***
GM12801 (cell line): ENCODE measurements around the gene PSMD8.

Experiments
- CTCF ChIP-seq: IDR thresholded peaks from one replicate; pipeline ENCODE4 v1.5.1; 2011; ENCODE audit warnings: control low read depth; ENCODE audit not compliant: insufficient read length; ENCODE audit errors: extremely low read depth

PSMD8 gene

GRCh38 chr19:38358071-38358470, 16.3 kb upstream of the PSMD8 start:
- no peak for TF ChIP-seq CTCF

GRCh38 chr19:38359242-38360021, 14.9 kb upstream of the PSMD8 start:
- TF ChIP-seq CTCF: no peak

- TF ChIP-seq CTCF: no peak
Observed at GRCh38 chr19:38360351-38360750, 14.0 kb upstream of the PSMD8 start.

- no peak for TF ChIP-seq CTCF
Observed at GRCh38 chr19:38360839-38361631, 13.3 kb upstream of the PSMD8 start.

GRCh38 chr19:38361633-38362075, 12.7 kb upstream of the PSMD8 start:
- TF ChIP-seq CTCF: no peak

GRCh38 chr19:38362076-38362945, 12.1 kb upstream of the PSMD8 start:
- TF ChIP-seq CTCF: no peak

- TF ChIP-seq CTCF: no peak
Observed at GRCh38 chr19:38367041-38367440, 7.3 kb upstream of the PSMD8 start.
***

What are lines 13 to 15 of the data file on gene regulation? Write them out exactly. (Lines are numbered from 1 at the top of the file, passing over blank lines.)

GRCh38 chr19:38361633-38362075, 12.7 kb upstream of the PSMD8 start:
- TF ChIP-seq CTCF: no peak

GRCh38 chr19:38362076-38362945, 12.1 kb upstream of the PSMD8 start: